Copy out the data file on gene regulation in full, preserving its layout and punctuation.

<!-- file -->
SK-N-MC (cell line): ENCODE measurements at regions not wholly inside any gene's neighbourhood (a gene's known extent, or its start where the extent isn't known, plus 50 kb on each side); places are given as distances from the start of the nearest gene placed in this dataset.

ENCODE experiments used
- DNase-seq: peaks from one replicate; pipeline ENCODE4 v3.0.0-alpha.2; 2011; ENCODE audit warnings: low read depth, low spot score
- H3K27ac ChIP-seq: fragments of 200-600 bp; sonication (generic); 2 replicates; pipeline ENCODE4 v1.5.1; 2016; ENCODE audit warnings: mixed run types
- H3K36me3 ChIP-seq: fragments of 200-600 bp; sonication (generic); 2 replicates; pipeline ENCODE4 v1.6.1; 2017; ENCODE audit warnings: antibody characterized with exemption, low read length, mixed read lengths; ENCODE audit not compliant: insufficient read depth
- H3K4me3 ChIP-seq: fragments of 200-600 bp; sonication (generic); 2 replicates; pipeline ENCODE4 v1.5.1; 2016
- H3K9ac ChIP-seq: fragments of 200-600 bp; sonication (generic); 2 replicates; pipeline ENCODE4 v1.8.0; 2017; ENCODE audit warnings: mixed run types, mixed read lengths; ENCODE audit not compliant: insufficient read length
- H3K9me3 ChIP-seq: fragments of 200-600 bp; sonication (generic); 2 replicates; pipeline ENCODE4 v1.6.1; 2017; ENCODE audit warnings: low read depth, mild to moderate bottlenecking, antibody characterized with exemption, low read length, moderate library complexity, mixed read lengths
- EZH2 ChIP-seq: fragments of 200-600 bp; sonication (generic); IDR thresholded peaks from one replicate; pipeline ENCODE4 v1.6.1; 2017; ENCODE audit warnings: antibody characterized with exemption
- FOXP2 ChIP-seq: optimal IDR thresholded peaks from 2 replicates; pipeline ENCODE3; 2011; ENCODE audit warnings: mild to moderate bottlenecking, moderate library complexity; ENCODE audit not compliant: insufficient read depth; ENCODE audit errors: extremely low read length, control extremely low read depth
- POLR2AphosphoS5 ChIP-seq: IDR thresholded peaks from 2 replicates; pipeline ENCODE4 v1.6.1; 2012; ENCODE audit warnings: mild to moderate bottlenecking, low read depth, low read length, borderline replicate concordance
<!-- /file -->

SK-N-MC (cell line): ENCODE measurements at regions not wholly inside any gene's neighbourhood (a gene's known extent, or its start where the extent isn't known, plus 50 kb on each side); places are given as distances from the start of the nearest gene placed in this dataset.

ENCODE experiments used
- DNase-seq: peaks from one replicate; pipeline ENCODE4 v3.0.0-alpha.2; 2011; ENCODE audit warnings: low read depth, low spot score
- H3K27ac ChIP-seq: fragments of 200-600 bp; sonication (generic); 2 replicates; pipeline ENCODE4 v1.5.1; 2016; ENCODE audit warnings: mixed run types
- H3K36me3 ChIP-seq: fragments of 200-600 bp; sonication (generic); 2 replicates; pipeline ENCODE4 v1.6.1; 2017; ENCODE audit warnings: antibody characterized with exemption, low read length, mixed read lengths; ENCODE audit not compliant: insufficient read depth
- H3K4me3 ChIP-seq: fragments of 200-600 bp; sonication (generic); 2 replicates; pipeline ENCODE4 v1.5.1; 2016
- H3K9ac ChIP-seq: fragments of 200-600 bp; sonication (generic); 2 replicates; pipeline ENCODE4 v1.8.0; 2017; ENCODE audit warnings: mixed run types, mixed read lengths; ENCODE audit not compliant: insufficient read length
- H3K9me3 ChIP-seq: fragments of 200-600 bp; sonication (generic); 2 replicates; pipeline ENCODE4 v1.6.1; 2017; ENCODE audit warnings: low read depth, mild to moderate bottlenecking, antibody characterized with exemption, low read length, moderate library complexity, mixed read lengths
- EZH2 ChIP-seq: fragments of 200-600 bp; sonication (generic); IDR thresholded peaks from one replicate; pipeline ENCODE4 v1.6.1; 2017; ENCODE audit warnings: antibody characterized with exemption
- FOXP2 ChIP-seq: optimal IDR thresholded peaks from 2 replicates; pipeline ENCODE3; 2011; ENCODE audit warnings: mild to moderate bottlenecking, moderate library complexity; ENCODE audit not compliant: insufficient read depth; ENCODE audit errors: extremely low read length, control extremely low read depth
- POLR2AphosphoS5 ChIP-seq: IDR thresholded peaks from 2 replicates; pipeline ENCODE4 v1.6.1; 2012; ENCODE audit warnings: mild to moderate bottlenecking, low read depth, low read length, borderline replicate concordance